Shell Pulls Out of Wind Project
Here’s the latest example: Royal Dutch Shell has decided to pull out of a huge off-shore wind energy project known as the London Array because of skyrocketing costs. The London Array is a proposed 1000 MegaWatt, or 1 GW wind farm that is slated to be built off the southeast coast of the
· Let’s assume the cost for the 1GW London Array is $2B BSP – we know it is more, but let’s use that round number. That’s about $4 Billion.
· Wind has a best case capacity factor of less than 30%, but let’s give this project the benefit of the doubt and assume the London Array will achieve a 30% CF.
· That means the usable electric energy will be 300 MW.
· $4 Billion for 300 MW? No one in their right mind would spend $4B for 300 MW! By comparison, a single
I know this is a bit of a simplification. I’ve used round number and back-of-the-napkin math, but it’s certainly not that far off. I used optimistic cost and capacity factor values for wind, and still wind is five times more expensive than nuclear generated electricity. The anti-nuclear crowd has been very successful in creating a perception that nuclear plants are very expensive to build. However, when you compare the cost of new nuclear plants with other forms of non-GHG emitting sources, it is the lowest cost and most reliable option available. I learned something else about the
Oh yea, and you’d have electricity when the wind isn’t blowing!
My last thought on this story is this: when are we going to change the definition of “green renewable energy” to include nuclear power?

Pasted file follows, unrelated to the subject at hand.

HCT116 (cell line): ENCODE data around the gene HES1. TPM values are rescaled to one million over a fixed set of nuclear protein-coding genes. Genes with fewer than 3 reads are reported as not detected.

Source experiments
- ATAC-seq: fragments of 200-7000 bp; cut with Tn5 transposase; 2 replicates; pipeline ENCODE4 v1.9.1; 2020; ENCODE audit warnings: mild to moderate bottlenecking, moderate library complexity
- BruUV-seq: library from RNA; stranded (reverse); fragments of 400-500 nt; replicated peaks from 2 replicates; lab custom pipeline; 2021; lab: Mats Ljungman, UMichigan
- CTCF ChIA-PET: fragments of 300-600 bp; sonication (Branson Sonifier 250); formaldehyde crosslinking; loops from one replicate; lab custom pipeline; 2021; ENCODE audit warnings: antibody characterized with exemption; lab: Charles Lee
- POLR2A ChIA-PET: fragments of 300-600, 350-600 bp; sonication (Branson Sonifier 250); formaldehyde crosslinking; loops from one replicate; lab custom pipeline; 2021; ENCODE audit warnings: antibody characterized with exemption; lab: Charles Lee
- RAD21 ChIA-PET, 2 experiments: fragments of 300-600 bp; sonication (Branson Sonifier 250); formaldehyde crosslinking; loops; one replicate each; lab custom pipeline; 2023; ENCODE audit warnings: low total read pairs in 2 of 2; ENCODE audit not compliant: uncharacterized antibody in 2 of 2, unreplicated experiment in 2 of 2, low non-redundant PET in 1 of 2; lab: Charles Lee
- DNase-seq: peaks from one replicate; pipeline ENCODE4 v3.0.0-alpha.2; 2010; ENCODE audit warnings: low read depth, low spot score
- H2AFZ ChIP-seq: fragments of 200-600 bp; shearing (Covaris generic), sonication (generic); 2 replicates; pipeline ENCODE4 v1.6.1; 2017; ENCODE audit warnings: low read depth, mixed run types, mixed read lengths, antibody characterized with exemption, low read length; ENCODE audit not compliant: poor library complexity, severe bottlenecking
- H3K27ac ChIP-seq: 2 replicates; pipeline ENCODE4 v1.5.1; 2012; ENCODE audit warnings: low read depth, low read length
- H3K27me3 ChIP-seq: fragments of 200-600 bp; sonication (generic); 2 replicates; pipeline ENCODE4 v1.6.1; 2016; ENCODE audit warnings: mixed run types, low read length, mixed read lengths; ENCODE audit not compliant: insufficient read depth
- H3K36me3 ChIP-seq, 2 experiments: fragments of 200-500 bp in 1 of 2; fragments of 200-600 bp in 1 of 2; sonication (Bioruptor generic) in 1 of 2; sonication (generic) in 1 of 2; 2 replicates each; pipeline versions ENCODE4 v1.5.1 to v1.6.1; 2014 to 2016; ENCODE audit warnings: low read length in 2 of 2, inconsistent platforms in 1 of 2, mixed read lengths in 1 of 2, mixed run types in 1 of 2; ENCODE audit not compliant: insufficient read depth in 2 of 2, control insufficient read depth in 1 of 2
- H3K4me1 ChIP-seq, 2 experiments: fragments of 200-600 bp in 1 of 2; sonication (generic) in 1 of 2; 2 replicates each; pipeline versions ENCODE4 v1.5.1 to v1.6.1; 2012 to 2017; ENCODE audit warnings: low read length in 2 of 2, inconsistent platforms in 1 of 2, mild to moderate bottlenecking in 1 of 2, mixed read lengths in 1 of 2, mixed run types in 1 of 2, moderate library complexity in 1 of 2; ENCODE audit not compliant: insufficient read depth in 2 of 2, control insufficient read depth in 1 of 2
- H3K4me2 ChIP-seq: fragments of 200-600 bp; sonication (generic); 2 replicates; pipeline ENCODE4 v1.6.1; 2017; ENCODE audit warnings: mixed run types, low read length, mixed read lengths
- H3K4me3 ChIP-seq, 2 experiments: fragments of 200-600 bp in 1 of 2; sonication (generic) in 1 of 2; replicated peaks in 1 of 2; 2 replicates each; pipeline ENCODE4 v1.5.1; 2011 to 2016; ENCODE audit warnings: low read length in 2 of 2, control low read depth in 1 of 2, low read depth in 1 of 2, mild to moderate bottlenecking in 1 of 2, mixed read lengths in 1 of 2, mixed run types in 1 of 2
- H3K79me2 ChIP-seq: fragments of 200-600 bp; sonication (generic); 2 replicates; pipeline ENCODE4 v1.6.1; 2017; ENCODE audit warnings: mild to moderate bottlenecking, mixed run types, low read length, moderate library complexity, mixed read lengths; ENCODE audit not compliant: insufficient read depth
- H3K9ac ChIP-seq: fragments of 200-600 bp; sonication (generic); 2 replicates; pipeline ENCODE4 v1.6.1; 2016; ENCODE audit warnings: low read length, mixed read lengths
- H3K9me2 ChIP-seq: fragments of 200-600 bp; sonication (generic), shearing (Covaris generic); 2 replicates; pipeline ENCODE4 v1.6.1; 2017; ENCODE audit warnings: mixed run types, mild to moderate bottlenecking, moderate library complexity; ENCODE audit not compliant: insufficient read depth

The mainstream media has done a good job of associating images of large parabolic cooling towers with nuclear power plants. It's an inaccurate association because cooling towers are used in many large fossil fueled power plants, and many nuclear plants do not use cooling towers. Some examples in the
It's an example of anti-nuclear misinformation aimed at creating negative images and negative branding. Unfortunately the
The truth is the loss of a cooling tower might limit the power level to which the reactor could operate, but it would not prevent reactor operation. Even without the cooling tower the North Koreans could operate the reactor at low power levels.
But worse, the
Davis Geisen, an engineer who worked at the Davis Besse nuclear plant was sentenced to three years probation, four months house arrest, and a $7,500 fine for misleading the NRC about the status of the plant's reactor head in the fall of 2001. He was convicted in October of 2007 by a jury that deliberated for 26 hours, and faced up to $250,000 in fines and five years in prison. In 2006 the NRC banned Mr. Geisen from working in the nuclear industry for five years because he had willfully provided false information to NRC inspectors.FirstEnergy, the owner of the plant, has paid a record $33.5 million in fines for its role in the event in which severe corrosion was found on the reactor vessel head.